The conditions on Mercury would make life difficult. See how in this infographic from Space.com. (Image courtesy of Infographics Artist Karl Tate) Mercury's MESSENGER pictures suggest that the planet possesses water ice at its poles, which are permanently black. The presence of ice at these locations could not be confirmed, but it is believed to form a crust that prevents any water beneath from being exposed to solar radiation.
These facts about Mercury show that it is the most hostile planet out of the eight planets in our Solar System. Any living organism would find it difficult to survive there.
However, some species have been known to successfully adapt to these harsh conditions. One example is the human being who has been able to live and work on Mercury for several years now when sent by NASA there in 2010.
It is also worth mentioning that because Mercury is so close to the Sun, it experiences very high temperatures and very little air pressure. All these factors combine to create a very dangerous environment for living organisms.
Still, it's amazing that anyone would want to live there!
Even though Mercury's daytime temperatures may reach 750 degrees Fahrenheit (400 degrees Celsius), ice can form in craters that are shaded from the sun. There, the surface is exposed to chilly space at around minus 330 degrees Fahrenheit (minus 200 C). Over time, this cold weather causes water molecules in the air when the planet reaches its closest approach to the Sun to freeze into solid crystals that accumulate in the depressions of these craters.
Like the Moon, Mercury has a lot of energy trapped inside it. This power comes from the heat generated when its core of iron and nickel rocks up against the outer layer of silicon and oxygen. The friction between these layers creates enough energy to keep the planet's surface warm even though there is no source of light other than the sun. However, because mercury is so close to the sun, only a little energy is needed to melt all the way through its skin and reach its hot interior.
When scientists first discovered signs of water on Mercury, they thought it must be leftover material from when the planet was formed. But more recent studies have shown that the ice is actually buried under many feet of rock and soil. It's just that small amount of heat leaking out from deep within the planet's body is enough to cause the water vapor in the air above it to freeze into frozen droplets that can be seen from space.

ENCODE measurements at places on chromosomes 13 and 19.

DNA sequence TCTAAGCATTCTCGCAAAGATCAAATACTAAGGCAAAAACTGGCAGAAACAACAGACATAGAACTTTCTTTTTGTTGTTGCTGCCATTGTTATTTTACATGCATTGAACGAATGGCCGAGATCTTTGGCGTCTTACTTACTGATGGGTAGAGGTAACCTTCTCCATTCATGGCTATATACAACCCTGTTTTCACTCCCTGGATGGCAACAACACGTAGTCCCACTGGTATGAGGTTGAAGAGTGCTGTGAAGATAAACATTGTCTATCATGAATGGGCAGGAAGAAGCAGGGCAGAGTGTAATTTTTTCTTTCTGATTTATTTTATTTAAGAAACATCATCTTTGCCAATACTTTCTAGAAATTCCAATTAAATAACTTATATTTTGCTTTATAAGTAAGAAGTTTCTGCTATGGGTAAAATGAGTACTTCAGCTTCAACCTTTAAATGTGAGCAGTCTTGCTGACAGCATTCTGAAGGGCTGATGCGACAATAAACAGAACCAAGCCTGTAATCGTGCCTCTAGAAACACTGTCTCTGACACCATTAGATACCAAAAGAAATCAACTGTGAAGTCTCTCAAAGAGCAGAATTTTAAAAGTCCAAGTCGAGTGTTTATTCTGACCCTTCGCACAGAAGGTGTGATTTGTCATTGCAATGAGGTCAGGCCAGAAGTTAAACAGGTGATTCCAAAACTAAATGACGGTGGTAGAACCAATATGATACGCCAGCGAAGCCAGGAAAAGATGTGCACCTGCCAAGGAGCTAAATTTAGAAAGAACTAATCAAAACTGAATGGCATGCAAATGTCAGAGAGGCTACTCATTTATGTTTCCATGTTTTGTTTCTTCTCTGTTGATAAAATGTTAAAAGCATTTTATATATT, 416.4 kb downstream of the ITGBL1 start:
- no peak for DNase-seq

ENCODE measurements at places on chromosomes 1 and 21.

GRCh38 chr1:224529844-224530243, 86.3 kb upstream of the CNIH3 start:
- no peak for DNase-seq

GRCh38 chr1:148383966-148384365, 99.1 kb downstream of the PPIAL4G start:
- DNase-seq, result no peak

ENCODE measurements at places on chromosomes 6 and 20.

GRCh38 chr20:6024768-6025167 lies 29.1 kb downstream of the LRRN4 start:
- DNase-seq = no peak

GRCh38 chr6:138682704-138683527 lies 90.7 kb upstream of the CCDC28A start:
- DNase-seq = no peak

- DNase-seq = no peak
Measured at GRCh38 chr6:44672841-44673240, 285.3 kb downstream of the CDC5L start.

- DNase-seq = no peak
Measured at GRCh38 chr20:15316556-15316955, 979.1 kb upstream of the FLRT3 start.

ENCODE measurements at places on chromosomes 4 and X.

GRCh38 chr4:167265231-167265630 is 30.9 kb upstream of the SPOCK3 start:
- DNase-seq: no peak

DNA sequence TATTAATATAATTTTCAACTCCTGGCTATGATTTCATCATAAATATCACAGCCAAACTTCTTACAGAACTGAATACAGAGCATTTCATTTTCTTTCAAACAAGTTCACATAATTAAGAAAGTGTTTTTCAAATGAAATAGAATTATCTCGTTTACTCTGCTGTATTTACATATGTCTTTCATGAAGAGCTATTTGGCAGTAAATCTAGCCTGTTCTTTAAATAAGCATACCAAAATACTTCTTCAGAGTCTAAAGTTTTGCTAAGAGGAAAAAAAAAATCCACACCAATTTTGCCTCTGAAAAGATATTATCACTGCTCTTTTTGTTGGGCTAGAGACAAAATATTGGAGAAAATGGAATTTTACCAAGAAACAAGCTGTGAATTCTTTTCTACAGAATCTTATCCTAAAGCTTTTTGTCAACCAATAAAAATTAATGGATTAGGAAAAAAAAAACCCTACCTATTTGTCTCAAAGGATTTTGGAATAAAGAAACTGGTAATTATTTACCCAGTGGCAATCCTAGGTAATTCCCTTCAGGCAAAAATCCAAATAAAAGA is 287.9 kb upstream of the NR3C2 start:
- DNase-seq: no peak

People have been to Mercury, but not many.
Mercury is also the only planet in our solar system that does not have a tilt, hence it does not have seasons. It does, however, have a very elliptical orbit, which creates a version of summer and winter. During the day, when Mercury is closest to the sun, it may reach 427 °C. At night, when it is most distant, it drops to -153 °C.
However, because Mercury has no real atmosphere or oceans, these extremes are just that: extremes. The core of the planet is probably close to 500°C all the time, with temperatures fluctuating slightly depending on how close or far away it is from the sun. The surface probably averages about 45°C year round.
It is likely that water may exist beneath the surface, but we will never know unless we go there.
Summer on Mercury lasts for about half of each orbit, from May to July. Winter on Mercury lasts for the other half of each orbit, from November to May.
This means that the average temperature on Mercury is around 150°C, although the coldest point is probably below 300°C and the hottest point is probably above 400°C.
All this energy comes from the sun. If Mercury was farther from the sun, then it would be too hot and if it was closer to the sun, then it would be too cold.